When Bolduc moved to the Timberlane Regional School District in 2017, she adapted to yet another acronym, but used similar strategies. She said that focusing on the Work Study Practices improved classroom dynamics and her students’ behaviors in other settings in the school. Other teachers noticed and became interested in developing the WSPs with their own students.
In her presentation, Bolduc addressed the important concern that WSPs are just one more responsibility for already overloaded teachers. She believes that the time teachers invest in WSPs early in the school year pays off throughout the year in terms of greater classroom productivity and student learning. This makes the teacher more efficient and effective, which offsets the original time spent. After students understand the WSPs, they can be streamlined into daily classroom discussions rather than being a large additional demand on time. She said, “It’s quick. It’s in the moment. It’s when you notice. We didn’t spend all of our time talking about WSPs! And you start hearing kids talking about it with each other, so they start doing the work for you: ‘You’re not being very respectful right now!’”
Districts that use competency-based grading and require formal assessments on the WSPs often use a one-to-four scale, tied to categories such as Beginner, Advanced Beginner, Strategic Learner, and Emerging Expert. An outstanding publication from the Center for Innovation in Education provides developmental frameworks for each of the four WSPs. These frameworks analyze each of the WSPs into their essential parts, such as Collaboration consisting of self-awareness, communicating, negotiating & decision-making, contributing & supporting, and monitoring & adapting.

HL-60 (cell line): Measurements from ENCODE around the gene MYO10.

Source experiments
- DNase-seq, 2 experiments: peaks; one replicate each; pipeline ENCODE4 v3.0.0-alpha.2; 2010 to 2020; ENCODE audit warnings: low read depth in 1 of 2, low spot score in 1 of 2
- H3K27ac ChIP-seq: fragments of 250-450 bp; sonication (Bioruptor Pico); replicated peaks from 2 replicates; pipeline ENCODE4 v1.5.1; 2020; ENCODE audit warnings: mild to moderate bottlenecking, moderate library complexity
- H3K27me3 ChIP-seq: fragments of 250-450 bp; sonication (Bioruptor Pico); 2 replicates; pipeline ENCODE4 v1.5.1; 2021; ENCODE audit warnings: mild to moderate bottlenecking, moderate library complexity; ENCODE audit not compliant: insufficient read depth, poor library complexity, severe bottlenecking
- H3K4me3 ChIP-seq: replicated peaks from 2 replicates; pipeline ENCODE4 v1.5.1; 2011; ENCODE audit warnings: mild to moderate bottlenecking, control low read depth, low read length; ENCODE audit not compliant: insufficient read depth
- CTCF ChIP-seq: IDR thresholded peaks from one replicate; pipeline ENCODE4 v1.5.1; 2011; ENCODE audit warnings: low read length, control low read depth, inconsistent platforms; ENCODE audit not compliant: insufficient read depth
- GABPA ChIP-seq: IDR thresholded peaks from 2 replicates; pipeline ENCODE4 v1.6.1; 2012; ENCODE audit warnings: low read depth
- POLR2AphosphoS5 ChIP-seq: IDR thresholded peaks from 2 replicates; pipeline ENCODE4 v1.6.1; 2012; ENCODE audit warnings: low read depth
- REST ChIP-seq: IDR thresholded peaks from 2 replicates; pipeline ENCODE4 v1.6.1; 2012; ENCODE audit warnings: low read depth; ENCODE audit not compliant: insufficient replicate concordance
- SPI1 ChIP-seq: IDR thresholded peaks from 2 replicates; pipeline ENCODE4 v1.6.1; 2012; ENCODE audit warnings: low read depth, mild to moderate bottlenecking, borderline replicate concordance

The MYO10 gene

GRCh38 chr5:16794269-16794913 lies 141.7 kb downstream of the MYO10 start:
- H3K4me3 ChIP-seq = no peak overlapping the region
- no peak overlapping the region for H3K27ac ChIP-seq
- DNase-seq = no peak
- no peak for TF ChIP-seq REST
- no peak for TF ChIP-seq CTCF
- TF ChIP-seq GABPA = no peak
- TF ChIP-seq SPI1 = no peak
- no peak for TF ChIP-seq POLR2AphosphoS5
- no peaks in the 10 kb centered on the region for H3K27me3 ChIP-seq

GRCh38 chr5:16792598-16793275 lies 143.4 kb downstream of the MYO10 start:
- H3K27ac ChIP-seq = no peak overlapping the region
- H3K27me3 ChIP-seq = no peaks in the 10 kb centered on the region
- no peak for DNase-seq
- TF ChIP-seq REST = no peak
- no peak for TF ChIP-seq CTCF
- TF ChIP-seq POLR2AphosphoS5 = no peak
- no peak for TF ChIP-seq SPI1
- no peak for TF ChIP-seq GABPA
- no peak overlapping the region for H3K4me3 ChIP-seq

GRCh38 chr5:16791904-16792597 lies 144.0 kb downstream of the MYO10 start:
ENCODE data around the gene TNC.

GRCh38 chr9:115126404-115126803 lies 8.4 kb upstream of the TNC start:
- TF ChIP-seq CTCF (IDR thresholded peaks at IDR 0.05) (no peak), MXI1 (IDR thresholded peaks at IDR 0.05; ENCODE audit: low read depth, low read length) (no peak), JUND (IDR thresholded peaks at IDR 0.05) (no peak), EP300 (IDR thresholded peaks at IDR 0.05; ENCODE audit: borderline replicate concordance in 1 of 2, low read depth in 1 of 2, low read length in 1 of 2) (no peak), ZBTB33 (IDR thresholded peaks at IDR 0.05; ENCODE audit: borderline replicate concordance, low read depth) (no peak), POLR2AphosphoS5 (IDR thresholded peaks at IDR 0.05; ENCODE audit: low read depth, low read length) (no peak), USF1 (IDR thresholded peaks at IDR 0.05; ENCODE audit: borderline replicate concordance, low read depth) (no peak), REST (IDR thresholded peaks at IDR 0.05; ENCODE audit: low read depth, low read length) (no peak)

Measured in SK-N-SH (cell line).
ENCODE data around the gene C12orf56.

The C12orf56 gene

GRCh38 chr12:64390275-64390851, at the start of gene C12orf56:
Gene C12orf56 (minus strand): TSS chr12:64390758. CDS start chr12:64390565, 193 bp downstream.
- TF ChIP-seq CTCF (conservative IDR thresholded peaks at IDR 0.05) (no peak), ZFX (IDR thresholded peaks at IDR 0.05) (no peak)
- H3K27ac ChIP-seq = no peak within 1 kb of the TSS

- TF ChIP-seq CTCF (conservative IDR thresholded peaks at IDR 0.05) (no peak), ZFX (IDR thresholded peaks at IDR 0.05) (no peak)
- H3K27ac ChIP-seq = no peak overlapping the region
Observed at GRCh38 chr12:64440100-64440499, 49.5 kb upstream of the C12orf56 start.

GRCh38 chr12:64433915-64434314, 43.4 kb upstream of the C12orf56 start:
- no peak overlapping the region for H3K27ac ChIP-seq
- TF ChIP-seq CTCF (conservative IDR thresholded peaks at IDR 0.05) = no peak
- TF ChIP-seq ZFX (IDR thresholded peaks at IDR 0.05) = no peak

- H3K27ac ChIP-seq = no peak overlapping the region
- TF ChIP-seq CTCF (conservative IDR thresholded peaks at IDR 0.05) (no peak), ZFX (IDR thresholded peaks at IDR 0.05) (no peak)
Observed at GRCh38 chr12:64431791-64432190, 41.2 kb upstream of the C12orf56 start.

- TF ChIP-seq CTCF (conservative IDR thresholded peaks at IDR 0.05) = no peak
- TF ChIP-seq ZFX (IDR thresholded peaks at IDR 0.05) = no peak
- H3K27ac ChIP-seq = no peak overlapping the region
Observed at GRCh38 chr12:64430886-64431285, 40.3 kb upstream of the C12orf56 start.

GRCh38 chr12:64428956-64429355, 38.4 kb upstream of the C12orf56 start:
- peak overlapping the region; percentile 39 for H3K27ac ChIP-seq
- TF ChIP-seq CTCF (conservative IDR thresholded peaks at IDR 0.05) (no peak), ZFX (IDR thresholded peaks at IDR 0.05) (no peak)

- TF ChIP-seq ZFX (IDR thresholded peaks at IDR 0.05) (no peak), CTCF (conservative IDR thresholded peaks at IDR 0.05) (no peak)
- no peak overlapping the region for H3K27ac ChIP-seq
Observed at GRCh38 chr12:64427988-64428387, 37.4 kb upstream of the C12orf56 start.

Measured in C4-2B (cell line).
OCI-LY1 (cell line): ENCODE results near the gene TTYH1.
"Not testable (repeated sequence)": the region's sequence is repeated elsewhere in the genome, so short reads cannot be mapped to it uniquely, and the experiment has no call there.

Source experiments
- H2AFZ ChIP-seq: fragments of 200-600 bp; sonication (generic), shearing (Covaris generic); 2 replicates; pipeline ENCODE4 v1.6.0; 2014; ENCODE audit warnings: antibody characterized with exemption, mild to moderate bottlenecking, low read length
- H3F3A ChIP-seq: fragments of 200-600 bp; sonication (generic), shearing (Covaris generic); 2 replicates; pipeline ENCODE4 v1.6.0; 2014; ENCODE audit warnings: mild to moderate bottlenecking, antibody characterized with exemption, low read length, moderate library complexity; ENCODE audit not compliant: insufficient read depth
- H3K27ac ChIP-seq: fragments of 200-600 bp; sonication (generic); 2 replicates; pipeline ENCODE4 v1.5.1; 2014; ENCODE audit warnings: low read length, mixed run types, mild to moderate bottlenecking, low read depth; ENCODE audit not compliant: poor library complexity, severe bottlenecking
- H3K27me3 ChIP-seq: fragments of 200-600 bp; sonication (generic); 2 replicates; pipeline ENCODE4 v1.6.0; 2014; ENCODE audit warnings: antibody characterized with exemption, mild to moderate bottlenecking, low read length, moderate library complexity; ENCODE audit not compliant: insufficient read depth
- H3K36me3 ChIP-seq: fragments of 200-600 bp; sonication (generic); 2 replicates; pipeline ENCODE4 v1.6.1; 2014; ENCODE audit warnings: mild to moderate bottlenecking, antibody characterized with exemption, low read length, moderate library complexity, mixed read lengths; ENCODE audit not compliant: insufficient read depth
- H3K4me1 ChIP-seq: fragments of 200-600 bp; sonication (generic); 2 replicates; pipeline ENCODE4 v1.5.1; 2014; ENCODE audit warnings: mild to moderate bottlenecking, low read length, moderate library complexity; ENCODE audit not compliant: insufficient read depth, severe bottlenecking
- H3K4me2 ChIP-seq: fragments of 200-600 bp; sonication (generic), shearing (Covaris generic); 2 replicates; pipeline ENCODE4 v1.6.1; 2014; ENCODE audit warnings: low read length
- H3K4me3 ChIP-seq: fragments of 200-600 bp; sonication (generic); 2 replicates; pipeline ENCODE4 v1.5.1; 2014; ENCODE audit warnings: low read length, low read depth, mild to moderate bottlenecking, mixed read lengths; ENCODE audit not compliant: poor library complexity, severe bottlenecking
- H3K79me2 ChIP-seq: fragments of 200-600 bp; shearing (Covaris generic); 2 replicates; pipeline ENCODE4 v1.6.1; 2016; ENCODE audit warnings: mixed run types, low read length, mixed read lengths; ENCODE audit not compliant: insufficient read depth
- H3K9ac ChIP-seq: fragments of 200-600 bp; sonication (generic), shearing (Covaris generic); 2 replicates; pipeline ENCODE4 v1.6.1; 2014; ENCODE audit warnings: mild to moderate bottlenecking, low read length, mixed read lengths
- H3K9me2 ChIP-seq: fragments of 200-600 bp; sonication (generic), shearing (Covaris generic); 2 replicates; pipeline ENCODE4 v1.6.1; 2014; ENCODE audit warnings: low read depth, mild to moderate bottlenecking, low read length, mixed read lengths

Bolduc’s takeaways included fostering student agency and metacognition by listening to student feedback, trying out their ideas, and being willing to change anything that’s not working. Her suggestions for getting started were: (1) Set a reasonable goal. Think about how you can incorporate this work into what you’re already doing. (2) Select language that is student- and rubric-friendly. It’s more about growth than a grade. (3) Be flexible and forgiving.
Bolduc’s work is a terrific example of the persistence, flexibility, and openness to student input and leadership of so many innovators in competency-based education. She also demonstrates that strategies to promote essential skills and dispositions do not rely on a particular set of terms or definitions—a good thing, since the field currently has so many different versions. While she primarily spoke about elementary school, similar work could be done school-wide at the middle and high school levels, such as being introduced during advisory periods and then utilized by teachers across academic disciplines.
- The New Hampshire Learning Initiative: A Model for Catalyzing State-Wide Transformation
- Habits of Mind and Learning New Ways of Learning at Journey Elementary
- Our School’s Developing Understanding of Skills and Dispositions
- Insights from Aotearoa New Zealand: Defining Lifelong Learning
Eliot Levine is the Aurora Institute’s Research Director and leads CompetencyWorks.